SAANICHTON – The newly formed South Island Farmers Institute offers producers the opportunity to connect and learn from one another, a missing component in the local community over the last few years.
“We had about 55 people join us. A lot more people than I had expected, and I was really excited that so many people came and there were a lot of people who I hadn’t met yet,” says grower and lead organizer Katie Underwood of the group’s first meeting on April 16 at the Saanich Fairgrounds. “People were making connections and the networking was great.”
Underwood manages Peas n’ Carrots Farm in Saanich, a half-acre plot in organic mixed vegetables.
Underwood has wanted to build community in the South Island for some time, but the Mid-Island Farmers Institute annual general meeting in February provided the inspiration she needed to put an event together.
“That was wonderful because we were back learning in person, shaking hands, sitting down with other people and asking questions in person instead of doing it on Zoom,” Underwood says. “I really wanted to see that happen in the South Island because we don’t have an institute down here that is providing networking or education opportunities.”
The BC Ministry of Agriculture and Food, Peninsula and Area Agricultural Commission and Capital Region Food and Agriculture Initiatives Roundtable (CR-FAIR) support the development of a farmers institute in the region and funding is available to make future events possible.
The last Farmer2Farmer event in the South Island was in 2018, Underwood says, which was facilitated by CR-FAIR. And she sees a future collaboration with the roundtable, which is helping with grant applications.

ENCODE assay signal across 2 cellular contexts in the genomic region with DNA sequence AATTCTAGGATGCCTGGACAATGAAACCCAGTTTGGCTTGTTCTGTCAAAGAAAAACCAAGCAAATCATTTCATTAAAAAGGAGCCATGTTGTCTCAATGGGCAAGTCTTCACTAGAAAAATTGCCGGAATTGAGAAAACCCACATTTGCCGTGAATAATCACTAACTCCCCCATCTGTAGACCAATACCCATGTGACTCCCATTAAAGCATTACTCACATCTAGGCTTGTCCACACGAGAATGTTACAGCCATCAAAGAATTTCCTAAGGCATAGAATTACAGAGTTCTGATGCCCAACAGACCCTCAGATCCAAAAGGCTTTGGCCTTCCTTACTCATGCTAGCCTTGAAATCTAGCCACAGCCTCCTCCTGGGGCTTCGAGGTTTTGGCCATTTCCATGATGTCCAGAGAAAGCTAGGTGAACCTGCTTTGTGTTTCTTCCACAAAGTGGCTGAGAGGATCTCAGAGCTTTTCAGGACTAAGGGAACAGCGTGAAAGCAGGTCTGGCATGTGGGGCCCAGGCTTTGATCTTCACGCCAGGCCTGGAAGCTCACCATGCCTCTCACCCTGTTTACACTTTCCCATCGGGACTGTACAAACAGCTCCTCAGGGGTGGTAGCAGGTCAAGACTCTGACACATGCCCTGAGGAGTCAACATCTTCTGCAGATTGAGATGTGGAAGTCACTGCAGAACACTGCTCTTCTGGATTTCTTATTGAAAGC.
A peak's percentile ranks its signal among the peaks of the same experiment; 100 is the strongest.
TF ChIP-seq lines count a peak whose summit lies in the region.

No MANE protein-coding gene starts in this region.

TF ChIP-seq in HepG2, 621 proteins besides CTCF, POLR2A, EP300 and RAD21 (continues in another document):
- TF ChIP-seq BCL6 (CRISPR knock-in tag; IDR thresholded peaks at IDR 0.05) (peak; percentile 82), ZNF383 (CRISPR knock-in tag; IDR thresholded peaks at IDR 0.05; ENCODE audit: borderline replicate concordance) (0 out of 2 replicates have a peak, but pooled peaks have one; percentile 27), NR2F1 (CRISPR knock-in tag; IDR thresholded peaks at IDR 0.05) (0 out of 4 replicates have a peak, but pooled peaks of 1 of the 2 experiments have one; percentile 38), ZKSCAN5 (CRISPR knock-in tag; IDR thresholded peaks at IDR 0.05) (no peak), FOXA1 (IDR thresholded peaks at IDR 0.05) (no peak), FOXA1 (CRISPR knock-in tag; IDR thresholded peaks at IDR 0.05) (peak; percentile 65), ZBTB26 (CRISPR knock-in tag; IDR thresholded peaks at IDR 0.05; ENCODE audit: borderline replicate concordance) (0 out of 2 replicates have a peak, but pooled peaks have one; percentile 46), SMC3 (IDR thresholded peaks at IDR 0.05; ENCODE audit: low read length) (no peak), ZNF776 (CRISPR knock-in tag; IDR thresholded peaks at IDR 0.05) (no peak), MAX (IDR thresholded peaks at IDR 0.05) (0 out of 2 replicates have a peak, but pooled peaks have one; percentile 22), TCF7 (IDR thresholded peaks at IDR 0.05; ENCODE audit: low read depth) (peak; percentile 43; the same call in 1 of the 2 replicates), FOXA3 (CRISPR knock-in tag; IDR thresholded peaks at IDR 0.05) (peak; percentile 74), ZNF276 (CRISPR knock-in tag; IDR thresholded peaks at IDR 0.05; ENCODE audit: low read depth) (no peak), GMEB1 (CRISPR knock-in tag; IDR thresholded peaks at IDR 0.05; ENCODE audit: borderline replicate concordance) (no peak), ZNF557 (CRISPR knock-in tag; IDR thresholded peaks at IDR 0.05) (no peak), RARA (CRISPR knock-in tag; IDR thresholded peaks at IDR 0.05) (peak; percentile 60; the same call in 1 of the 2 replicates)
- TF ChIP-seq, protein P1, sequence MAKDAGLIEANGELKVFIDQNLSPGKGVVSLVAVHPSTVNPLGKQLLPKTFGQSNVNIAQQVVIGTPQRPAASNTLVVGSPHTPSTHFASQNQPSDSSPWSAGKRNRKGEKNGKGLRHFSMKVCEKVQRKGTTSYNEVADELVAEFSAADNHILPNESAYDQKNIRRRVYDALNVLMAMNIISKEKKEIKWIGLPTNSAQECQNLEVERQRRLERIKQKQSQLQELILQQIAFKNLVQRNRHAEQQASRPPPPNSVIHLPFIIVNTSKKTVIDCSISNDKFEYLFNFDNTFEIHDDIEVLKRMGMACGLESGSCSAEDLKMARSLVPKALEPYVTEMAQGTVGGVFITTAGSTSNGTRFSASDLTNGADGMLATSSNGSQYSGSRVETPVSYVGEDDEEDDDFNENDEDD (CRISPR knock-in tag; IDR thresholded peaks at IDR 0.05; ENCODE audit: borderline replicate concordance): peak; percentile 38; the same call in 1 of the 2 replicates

While Underwood’s vision is for producers to learn from one another through peer-to-peer learning and workshops, the objectives and outcomes are entirely up to the group.
“Farmers institutes can be whatever they want – running fairs, tool shares, bulk buying, social club – they are shaped by the people who are a part of them,” Underwood says. “We can be formal and apply for funding, but it’s really what we will all make of it and who is involved at what time.”
Looking ahead, Underwood hopes the group can host a summer picnic or BBQ to keep people connected.
On April 5, the Lake Country Farmers Institute in the Okanagan became official, hosting its first meeting on April 11 at Beasley Park. In early May, the institute had 30 members focused on addressing agricultural water concerns, a May 9 news release from the institute says.
The group is encouraging the District of Lake Country to postpone the adoption of a municipal water conservation plan and water master plan to allow for input from the farmers institute.
In addition, members are working on projects to bring information to the public and politicians as water supply and affordability continue to threaten the sustainability of farming in the district.
The district’s agriculture plan, published in September 2020, identified climate change impacts such as an unstable water supply, extreme weather events and changes in pest pressures as threats to local agricultural production. A 2019 producer survey showed that 76% of farm operations irrigate, with the top five crops in the area listed as apples, cherries, peaches, garlic and plums.